I read the first of the Runelords series by David Farland a week ago, and I thought it was a lot of fun.  “But wait,” you say, “didn’t you go to a class he taught in Dallas?  You hadn’t read his book before then?”  He has a lot of books!  I’d read Million Dollar Outlines before I attended, and I recommend that as well.  It just isn’t as fun as Runelords.

Young Prince Gaborn Val Orden of Mystarria is traveling in disguise on a journey to ask for the hand of the lovely Princess Iome of Sylvarresta when he and his warrior bodyguard spot a pair of assassins who have set their sights on the princess’s father. The pair races to warn the king of the impending danger and realizes that more than the royal family is at risk–the very fate of the Earth is in jeopardy.

This clip gives very little away, and I didn’t know what to expect going into the book.  It jumps right into things with a fight and intrigue as we dash about the world watching our heroes try to stop the bad guy.  And he is a terrible guy, for a variety of reasons.  Taking over the world is only one of them.

The setting is pretty standard fantasy fare with woods, hills, horses, swords, and kings.  But the magic system sets it apart.  The magic is impressive and comes with a ridiculously high cost, though not always to the user.  The system that develops around it is fascinating and disturbing in some cases and left me thinking about it long after I’d set the book down.

By the way, I like woods, hills, horses, swords, and kings.  I didn’t even know fantasy could exist without those things until Mistborn, so we know how I like my stories.  This was right up my alley then, and I probably would have enjoyed it even with a lesser magic system.

The one problem I could identify is I cared more about some of the side characters than the main characters, which still isn’t a big issue since I still enjoyed the main characters.  I found myself worried about the side characters though, perhaps because we didn’t know what they were up to all the time.

You can find it on Kindle here, and it is very reasonably priced.  Check it out, and let us know what you think in the comments!

Lady Assassin

I entered a short story contest last month.  They’ve announced the finalists, and I’m not one of them, so I’ve decided to put the story here for your enjoyment.  Or at least for you to read; as it didn’t get very far I have no idea if it is enjoyable!  I had fun writing it though.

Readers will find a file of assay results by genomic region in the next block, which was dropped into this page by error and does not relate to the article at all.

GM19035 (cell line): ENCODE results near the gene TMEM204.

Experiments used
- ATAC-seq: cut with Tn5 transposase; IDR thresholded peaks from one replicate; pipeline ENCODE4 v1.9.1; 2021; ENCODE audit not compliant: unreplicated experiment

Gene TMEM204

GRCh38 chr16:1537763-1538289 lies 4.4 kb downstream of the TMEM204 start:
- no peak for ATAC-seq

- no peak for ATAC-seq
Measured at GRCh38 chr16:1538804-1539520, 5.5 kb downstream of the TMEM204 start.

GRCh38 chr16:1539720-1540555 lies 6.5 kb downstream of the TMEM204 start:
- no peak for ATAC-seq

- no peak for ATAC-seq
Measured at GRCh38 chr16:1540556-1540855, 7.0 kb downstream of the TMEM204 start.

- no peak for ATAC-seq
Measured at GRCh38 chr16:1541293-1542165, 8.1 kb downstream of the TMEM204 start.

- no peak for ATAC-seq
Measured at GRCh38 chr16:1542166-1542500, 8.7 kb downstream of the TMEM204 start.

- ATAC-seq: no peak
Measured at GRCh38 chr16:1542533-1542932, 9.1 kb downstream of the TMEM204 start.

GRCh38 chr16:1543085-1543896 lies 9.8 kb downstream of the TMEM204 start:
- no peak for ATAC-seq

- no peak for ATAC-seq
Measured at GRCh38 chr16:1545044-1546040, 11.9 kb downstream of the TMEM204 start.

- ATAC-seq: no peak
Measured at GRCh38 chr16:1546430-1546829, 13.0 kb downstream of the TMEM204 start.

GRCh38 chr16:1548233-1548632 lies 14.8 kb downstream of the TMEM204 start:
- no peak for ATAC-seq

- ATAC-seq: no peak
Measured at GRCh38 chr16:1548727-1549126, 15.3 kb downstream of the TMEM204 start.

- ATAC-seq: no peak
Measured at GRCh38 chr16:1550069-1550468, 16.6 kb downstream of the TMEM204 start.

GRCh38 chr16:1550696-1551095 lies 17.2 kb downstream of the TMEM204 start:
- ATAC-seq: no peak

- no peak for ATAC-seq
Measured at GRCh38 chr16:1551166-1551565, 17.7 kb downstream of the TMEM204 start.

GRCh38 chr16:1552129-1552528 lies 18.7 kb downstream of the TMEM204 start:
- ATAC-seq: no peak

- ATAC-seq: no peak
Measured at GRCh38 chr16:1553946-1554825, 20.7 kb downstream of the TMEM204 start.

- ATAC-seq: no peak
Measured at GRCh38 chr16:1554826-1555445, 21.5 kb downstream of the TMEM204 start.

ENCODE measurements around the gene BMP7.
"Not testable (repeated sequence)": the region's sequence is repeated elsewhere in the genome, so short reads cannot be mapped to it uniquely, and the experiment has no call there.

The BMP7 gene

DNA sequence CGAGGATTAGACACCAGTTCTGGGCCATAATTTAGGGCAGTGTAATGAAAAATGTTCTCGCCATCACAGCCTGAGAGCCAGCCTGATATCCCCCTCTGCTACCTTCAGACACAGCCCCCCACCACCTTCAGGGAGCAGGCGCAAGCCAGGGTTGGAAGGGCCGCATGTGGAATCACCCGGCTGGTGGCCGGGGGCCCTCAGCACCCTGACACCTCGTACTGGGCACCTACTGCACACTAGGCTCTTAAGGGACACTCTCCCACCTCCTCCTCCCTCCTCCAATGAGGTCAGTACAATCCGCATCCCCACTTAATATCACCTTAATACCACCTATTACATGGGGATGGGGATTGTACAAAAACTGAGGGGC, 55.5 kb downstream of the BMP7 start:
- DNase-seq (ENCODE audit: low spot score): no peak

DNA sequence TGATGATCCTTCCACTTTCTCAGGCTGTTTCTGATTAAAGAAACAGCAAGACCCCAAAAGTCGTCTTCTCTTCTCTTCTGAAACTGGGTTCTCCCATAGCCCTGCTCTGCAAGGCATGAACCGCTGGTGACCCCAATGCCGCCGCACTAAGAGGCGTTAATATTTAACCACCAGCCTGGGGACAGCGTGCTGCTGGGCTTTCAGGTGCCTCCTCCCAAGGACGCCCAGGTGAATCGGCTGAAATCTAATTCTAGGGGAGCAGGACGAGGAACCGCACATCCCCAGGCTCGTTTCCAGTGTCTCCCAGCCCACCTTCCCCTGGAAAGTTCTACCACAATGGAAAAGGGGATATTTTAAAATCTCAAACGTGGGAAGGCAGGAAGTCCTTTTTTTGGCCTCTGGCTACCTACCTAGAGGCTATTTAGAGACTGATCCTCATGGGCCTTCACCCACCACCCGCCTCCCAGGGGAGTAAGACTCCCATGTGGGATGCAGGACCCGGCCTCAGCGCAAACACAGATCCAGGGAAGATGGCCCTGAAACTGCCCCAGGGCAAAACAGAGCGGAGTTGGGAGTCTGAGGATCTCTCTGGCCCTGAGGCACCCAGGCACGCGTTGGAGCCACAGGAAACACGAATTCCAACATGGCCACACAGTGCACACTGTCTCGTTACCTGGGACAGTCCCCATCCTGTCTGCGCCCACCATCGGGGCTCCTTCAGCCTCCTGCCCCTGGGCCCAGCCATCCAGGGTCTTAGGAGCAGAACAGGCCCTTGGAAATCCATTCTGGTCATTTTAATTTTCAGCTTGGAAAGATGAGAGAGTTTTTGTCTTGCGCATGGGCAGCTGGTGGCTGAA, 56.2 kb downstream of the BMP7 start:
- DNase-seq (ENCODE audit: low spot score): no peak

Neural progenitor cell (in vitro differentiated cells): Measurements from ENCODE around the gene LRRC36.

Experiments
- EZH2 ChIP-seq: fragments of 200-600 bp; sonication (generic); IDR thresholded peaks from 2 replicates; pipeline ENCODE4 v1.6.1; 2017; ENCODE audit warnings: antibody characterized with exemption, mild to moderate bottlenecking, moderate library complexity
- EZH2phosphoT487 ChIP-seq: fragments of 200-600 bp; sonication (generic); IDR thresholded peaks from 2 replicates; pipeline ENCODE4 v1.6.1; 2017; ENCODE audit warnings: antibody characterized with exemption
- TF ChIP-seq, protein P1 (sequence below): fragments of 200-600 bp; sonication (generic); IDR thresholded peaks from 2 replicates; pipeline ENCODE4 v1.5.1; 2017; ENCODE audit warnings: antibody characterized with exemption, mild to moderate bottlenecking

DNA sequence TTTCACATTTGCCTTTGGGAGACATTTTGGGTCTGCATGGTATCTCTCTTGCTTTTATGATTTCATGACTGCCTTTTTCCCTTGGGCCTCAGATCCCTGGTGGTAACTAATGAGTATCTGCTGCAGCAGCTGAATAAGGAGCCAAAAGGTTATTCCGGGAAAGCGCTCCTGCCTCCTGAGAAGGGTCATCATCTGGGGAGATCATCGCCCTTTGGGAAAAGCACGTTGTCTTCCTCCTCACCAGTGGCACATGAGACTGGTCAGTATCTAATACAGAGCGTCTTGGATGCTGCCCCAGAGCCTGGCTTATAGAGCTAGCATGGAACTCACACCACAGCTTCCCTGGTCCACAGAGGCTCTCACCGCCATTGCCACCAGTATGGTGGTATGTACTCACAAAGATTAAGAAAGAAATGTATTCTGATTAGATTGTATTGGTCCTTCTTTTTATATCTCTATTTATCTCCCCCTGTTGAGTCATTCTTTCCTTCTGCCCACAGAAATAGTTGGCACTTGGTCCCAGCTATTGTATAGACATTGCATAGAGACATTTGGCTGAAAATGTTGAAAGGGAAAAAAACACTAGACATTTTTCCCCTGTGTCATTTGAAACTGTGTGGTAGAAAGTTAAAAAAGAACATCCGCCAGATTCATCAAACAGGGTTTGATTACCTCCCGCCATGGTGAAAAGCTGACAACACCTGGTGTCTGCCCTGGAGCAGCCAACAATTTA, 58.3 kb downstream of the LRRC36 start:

The rules were the story must be less than 750 words and include the prompt of “Was I ever embarrassed.”  My comments follow the story below.

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Lady Assassin

Robin smiled when Valinda glanced at her, as did the other ladies the higher ranking woman had managed to attract. She could have snuck into the king’s castle, but attending the party proved more efficient. The daintily clad nobles annoyed her, but etiquette demanded she remain until Valinda finished. Making a scene would impact her mission to the stables.

“I had assumed the servants put the forks in the right order.” Valinda’s voice reminded Robin of an excited child spying a dragon egg for the first time, only less adorable. “Was I ever embarrassed! Jared didn’t notice, thankfully.”

The other women nodded their heads, but gasped as the first dragon thundered past the massive open windows lining one side of the hall. Glassware rattled, and at least one goblet crashed to the floor as a second dragon’s flight path sent a gush of air into the room.

Valinda caught her gloved hands to her chest before she moved toward the viewing windows. “Oh, they’ve started!”

Robin waited as the others scurried away to watch the first of the demonstrations. A bead of sweat rolled down her head under her dark hair, wrapped tightly in a bun. The ankle length ice blue dress had enough volume to hide her vials just under her waist, but didn’t impede movement. The hair and the dress were both too warm though, and she ached to go outside into the breeze.

She pulled the skirt up slightly and turned to the back of the room. The dragon display meant the stables were empty.

Servants attended the grand hall through several discreet hallways and doors. She kept her eyes straight ahead as she walked into one of the service halls and left the roars of the dragons and crowd behind.

“My lady?” A servant in black paused when he saw her.

“I’m looking for my mother’s attendant,” she said. “Have you seen Solea?”

“I’m sorry but I haven’t. I’ll send him to you if I find him.”

“Thank you. I’ll continue myself.”

She strode away without glancing back. You can go almost anywhere if you look like you know what you’re doing, the prioress always said.

The prioress had many sayings. The Order overlooked her odd mumblings due to her skill in alchemy. You can get away with annoying quips if you can make a poison absorbed through the skin, Robin thought.

Torches lit the first set of stairs down, throwing light on the immaculate steps and highlighting their wear from over a century of use. At the bottom she headed right and ducked into a room as she heard two voices from the hall.

“I don’t understand why he didn’t hire more staff,” a passing woman said. “With all the houses here, we need hands.”

After the servants passed, memory directed her through another hall and down another set of stairs. Maps rarely changed for a stone building, and the Order had several. She lifted her skirt further to avoid the increasing grime.

The stench rising in the stairwell confirmed her path. She sped down the final few steps, excited to find her target.